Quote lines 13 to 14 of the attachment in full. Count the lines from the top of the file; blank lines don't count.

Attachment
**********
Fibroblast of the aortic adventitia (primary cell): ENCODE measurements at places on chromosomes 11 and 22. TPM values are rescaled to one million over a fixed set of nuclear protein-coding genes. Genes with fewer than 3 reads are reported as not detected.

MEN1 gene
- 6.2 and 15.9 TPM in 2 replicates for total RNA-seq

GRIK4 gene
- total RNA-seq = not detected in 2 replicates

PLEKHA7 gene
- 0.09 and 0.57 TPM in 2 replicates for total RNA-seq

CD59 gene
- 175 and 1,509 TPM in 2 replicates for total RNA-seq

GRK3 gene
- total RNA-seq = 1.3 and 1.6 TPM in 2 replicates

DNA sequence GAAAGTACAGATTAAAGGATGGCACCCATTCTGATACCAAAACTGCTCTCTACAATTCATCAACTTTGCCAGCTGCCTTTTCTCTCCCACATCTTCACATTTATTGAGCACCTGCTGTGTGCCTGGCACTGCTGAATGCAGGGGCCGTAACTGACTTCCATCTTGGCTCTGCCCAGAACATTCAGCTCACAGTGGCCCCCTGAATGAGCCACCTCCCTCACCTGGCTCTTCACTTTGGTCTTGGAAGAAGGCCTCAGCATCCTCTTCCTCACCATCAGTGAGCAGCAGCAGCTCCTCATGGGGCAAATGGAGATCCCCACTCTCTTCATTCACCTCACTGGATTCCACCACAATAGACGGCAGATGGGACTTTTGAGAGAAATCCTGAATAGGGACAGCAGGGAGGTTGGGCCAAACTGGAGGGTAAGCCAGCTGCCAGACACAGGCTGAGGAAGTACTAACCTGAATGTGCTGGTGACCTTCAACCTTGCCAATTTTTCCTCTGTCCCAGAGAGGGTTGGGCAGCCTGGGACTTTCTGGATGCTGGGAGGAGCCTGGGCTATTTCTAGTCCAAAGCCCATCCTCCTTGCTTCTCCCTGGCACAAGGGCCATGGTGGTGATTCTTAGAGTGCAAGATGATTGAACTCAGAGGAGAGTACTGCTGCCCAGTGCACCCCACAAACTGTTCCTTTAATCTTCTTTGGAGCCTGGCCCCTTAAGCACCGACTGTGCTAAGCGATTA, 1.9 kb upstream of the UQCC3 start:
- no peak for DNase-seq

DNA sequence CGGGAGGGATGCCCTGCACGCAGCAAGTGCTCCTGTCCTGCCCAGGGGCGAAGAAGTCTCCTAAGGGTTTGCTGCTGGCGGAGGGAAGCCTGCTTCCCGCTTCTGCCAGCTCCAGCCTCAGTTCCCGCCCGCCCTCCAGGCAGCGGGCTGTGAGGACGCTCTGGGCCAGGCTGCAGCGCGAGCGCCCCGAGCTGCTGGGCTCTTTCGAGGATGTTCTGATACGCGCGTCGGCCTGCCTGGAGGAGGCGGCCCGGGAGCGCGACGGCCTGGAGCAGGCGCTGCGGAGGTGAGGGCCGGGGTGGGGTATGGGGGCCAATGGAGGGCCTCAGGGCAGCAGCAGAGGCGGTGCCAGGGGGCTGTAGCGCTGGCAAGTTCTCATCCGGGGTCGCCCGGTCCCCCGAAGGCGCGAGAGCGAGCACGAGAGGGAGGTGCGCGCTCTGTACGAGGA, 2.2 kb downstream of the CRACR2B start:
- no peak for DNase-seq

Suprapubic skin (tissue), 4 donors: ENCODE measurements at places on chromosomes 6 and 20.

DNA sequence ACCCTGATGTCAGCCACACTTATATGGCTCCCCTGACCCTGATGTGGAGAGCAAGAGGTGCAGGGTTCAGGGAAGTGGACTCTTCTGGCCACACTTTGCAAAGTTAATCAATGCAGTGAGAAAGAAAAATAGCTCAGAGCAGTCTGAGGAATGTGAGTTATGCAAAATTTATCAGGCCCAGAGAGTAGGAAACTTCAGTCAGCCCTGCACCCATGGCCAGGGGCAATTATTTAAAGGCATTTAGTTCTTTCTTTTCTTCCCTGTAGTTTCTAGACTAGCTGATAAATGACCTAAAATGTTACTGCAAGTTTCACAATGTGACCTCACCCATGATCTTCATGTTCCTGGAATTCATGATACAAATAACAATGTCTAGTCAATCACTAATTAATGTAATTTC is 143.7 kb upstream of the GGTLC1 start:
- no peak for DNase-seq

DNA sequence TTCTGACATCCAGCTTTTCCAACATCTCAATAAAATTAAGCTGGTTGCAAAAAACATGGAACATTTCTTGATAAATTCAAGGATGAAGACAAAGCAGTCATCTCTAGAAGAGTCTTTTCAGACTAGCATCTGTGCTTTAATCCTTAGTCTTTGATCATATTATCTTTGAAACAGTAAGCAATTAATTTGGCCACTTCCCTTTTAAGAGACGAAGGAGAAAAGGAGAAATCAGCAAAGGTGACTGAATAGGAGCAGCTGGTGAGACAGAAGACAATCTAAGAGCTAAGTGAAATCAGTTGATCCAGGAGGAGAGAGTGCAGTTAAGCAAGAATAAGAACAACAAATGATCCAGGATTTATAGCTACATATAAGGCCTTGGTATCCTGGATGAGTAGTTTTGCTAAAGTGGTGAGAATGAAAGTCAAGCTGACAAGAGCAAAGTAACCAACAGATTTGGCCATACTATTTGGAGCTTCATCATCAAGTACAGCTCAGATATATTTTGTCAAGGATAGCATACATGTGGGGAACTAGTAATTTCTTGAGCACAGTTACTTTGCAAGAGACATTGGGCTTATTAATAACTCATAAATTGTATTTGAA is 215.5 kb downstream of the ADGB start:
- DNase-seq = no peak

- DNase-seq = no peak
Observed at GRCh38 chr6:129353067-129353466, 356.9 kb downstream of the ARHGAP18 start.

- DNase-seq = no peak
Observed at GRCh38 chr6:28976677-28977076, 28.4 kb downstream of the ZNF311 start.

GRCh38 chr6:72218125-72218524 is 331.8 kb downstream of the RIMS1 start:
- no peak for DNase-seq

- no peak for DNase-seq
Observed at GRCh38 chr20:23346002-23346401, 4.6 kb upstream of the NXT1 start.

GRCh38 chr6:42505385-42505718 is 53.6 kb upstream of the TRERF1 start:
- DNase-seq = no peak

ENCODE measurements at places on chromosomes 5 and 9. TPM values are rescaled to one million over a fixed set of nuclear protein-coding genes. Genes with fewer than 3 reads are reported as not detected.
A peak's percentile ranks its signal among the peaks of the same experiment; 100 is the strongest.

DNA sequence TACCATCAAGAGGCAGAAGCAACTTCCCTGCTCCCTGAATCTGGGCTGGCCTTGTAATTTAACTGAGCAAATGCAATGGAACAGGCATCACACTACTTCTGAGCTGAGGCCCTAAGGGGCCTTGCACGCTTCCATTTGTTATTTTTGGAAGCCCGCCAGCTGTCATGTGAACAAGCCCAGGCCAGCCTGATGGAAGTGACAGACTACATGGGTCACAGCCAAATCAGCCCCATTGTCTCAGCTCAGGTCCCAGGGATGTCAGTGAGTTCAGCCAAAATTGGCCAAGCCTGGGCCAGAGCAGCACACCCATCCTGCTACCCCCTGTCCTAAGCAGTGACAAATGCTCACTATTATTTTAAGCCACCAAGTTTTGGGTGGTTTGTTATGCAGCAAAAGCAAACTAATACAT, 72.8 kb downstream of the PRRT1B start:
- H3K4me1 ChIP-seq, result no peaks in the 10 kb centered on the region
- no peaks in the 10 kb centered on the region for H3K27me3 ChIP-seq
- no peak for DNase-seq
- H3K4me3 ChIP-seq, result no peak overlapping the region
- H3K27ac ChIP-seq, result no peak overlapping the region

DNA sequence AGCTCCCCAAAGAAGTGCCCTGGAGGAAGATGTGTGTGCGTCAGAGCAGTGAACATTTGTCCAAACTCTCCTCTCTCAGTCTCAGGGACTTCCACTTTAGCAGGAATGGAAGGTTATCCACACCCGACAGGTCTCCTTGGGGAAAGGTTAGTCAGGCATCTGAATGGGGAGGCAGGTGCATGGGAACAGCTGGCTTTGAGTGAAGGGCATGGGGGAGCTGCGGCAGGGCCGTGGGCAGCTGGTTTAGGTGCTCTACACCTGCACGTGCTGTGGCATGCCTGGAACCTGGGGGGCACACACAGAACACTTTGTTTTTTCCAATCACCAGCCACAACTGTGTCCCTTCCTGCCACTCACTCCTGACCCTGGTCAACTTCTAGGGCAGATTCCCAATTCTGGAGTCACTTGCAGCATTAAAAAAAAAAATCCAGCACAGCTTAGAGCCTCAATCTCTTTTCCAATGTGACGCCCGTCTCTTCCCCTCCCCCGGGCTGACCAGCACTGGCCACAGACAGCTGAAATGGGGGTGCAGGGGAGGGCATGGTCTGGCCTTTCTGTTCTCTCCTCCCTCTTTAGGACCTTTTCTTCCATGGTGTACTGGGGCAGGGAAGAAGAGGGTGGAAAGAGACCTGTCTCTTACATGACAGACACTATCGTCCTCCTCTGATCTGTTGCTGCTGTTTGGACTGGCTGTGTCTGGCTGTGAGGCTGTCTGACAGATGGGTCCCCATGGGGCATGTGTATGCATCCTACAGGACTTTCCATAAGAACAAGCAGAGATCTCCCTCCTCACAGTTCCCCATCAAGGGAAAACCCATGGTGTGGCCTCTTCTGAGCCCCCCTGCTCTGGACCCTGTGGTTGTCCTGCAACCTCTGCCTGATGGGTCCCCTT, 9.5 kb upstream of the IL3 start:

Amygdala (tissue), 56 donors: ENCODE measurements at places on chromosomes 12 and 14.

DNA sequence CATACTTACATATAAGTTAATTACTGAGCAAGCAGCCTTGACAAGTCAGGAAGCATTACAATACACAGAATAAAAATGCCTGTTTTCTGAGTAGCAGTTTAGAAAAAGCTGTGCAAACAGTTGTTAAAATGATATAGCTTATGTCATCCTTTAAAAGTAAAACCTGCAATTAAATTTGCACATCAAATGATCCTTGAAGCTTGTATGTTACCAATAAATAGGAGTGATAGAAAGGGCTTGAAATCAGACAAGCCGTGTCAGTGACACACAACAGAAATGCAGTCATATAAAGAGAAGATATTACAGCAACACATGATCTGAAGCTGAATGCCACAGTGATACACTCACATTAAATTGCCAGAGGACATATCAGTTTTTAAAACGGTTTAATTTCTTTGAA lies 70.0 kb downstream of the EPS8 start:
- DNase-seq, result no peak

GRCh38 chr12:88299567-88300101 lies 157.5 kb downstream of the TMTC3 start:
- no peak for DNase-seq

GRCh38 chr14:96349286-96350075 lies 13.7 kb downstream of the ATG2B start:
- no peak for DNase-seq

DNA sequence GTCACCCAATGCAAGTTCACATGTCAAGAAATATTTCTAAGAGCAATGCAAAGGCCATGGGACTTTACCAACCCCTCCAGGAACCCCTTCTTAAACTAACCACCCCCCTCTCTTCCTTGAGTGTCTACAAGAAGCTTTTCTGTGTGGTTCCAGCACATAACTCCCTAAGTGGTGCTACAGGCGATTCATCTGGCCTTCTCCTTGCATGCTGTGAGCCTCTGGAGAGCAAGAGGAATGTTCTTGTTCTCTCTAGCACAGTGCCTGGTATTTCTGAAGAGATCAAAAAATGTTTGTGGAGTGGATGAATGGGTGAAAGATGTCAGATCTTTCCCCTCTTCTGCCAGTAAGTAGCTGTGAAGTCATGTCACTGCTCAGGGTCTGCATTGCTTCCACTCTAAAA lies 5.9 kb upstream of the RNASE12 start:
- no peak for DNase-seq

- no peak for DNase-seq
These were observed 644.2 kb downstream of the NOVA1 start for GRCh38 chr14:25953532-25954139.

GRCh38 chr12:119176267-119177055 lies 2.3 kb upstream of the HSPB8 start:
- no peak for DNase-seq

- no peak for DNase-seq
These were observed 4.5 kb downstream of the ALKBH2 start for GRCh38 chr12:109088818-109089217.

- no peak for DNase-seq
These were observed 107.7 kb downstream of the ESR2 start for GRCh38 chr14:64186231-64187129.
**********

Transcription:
- no peak for DNase-seq

DNA sequence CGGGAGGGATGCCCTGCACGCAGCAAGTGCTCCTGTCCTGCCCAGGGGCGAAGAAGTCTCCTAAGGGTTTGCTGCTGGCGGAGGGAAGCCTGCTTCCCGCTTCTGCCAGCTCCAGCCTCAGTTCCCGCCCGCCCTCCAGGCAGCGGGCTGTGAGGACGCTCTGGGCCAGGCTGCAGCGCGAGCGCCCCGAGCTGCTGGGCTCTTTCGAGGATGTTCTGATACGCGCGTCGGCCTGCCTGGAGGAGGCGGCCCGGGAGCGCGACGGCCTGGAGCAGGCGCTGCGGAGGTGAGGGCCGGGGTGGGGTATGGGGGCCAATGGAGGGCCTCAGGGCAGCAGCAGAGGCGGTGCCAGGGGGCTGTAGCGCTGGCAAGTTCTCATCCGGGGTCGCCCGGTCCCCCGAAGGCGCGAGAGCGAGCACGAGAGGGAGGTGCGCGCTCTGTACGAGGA, 2.2 kb downstream of the CRACR2B start: